Better Food Plots – 10 Steps For Success

1. The most important step before planting food plots is to test your soil. Taking a soil test will determine what your pH level is. There are different types of soil samples available. Some samples need to be sent into a lab for analysis and some do not. Antler King Trophy Products offers a test kit that takes less than 20 minutes to perform and do not need to be sent into a lab. This test offers a quick and accurate reading of the pH level in the soil. A pH of 6.5 to 7.0 is preferred and any pH level less than 6.5 should have lime applied to the soil to raise the pH.

2. Once you know the pH, you can determine if and how much lime you will need to add to raise the pH. When applying lime, think of lime in tons rather than in pounds. For example, if your pH is at a 6.0 and you want to change the pH to a 7.0 you will have to add 5-8 tons of lime per acre to change the pH. Lime is available in different forms and some are easier to spread than others. Pelletized lime is in the form of a pellet and is very easy to spread. Most broadcast spread spell lime very well.

3. When determining where to plant food plots do not overlook anything. Ideal spots can be small natural openings or logging roads. Normally the smaller ¼ or ½ acre plots are better than a larger 2 or 3 acre spot. It is important with a food plot location that you put it in an area where wildlife will feel comfortable feeding in it.

4. Before planting a food plot, always make sure the plot will receive adequate sunlight. Lack of sunlight can hurt the success of a food plot. 4-5 hours of direct sunlight per day is required for proper growth of any food plot. If planting on a logging road and the canopy is to heavy to allow the sunlight to penetrate, try cutting back the canopy to all for more sunlight to reach the ground.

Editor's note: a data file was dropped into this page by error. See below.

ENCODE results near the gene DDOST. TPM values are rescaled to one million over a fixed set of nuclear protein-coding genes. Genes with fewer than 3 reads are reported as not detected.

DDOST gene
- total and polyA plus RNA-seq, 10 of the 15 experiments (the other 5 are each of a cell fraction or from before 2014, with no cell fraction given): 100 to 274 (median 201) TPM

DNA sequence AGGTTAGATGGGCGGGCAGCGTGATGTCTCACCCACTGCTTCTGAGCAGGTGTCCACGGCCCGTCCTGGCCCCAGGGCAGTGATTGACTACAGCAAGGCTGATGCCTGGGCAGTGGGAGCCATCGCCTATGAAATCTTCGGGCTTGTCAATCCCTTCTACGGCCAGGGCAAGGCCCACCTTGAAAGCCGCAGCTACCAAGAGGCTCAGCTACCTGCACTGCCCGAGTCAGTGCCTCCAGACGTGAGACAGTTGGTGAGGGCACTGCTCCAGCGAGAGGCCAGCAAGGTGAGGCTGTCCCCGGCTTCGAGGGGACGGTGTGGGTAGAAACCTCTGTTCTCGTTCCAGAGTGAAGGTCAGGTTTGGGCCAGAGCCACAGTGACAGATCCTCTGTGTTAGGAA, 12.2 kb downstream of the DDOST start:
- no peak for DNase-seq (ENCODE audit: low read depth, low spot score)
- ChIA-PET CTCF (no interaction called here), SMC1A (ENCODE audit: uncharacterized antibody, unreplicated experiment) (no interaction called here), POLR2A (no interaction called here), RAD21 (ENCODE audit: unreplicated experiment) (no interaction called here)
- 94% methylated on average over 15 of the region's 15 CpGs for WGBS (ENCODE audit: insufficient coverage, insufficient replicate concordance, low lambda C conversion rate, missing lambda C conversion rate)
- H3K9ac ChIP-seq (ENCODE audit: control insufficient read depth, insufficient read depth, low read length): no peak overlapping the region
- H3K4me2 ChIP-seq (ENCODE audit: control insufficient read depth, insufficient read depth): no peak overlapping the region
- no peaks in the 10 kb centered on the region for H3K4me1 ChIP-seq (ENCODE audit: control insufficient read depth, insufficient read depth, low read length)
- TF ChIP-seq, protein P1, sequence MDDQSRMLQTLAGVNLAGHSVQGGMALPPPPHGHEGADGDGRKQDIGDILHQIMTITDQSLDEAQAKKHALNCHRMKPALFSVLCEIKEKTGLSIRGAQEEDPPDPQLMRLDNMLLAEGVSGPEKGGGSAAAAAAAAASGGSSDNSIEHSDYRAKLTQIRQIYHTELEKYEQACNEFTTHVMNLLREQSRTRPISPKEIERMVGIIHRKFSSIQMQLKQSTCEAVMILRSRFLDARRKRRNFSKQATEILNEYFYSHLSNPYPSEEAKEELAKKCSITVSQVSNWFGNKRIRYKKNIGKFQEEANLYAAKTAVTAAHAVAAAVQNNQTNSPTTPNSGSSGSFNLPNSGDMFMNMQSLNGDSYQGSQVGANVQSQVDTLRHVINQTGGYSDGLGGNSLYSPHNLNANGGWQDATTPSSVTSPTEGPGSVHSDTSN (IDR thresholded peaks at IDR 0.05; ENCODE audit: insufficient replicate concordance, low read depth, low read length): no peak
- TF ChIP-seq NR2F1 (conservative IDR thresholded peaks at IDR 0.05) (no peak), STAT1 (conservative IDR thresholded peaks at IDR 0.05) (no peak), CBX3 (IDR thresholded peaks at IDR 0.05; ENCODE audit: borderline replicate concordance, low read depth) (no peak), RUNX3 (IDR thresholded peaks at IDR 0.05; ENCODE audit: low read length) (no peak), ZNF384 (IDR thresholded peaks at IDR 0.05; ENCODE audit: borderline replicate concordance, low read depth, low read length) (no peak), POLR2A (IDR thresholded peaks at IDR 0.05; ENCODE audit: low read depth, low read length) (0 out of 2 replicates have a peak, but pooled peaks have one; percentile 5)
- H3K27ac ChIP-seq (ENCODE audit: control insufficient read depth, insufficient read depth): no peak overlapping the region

5. For the ideal food plot program, try to plant both annuals and perennials. Annuals are plants that need to be planted every year, whereas perennial plants can last multiple years on a single planting. By planting a combination of annuals such as Antler King’s Honey Hole and perennials like Antler King’s Trophy Clover Mix will give the deer a preferred food source for every month of the year.

6. One of the most common mistakes people make when planting food plots is planting the seed too deep. Seeds like clover, chicory, rape, and turnips need to be planted at less than ½ inch deep. Larger seeds like soybeans, peas, rye or oats can be seeded up to 1″ deep. One of the best methods for covering small seeds is to either use a cultipacker or roller on the seed. Otherwise use a light drag such as a chain link fence or an old bed spring to cover the seed.

7. Watch the weather. Moisture is required for seeds to germinate and start growing. Try to avoid planting during dry periods. Normally the spring and/or fall periods are better for planting for proper moisture levels. Planting in the middle of the summer is risky due to lack of rainfall and normally not recommended.

8. Using the right fertilizer on different food plots is very important. Some plants need nitrogen and some do not. For example, when planting a legume, like clover or soybeans it is important to use a lower nitrogen fertilizer such as 5-10-30 or 9-23-30, or even 0-0-60. On the other hand when planting brassicas (rape, turnips, kale) or cereal grains (rye, wheat, oats) you can use higher nitrogen fertilizers like 19-19-19 or 13-13-13.

9. Build an exclusion cage. An exclusion cage will let you know how much of your food plot is being consumed. Putting an exclusion cage in a food plot is easy to do. You can use chicken wire or something similar. A small 2 foot cage that will not allow animals to eat in that spot is all that is needed. Over time, if the plant growth inside the cage exceeds the growth outside of the cage, then the wildlife is consuming the food plot. That is exactly what you want.

10. Once the plots are established, proper maintenance such as mowing and spraying may be necessary. Occasionally mowing on certain plants is beneficial for a couple reasons. Perennial plants like clover, chicory and alfalfa benefit from being mowed throughout the growing season. Mowing these plants once or twice a summer will help rejuvenate the plants and stimulate new growth. Secondly, mowing will keep weed growth minimized. Most weeds can not recover from being mowed once or twice in the summer and will die off.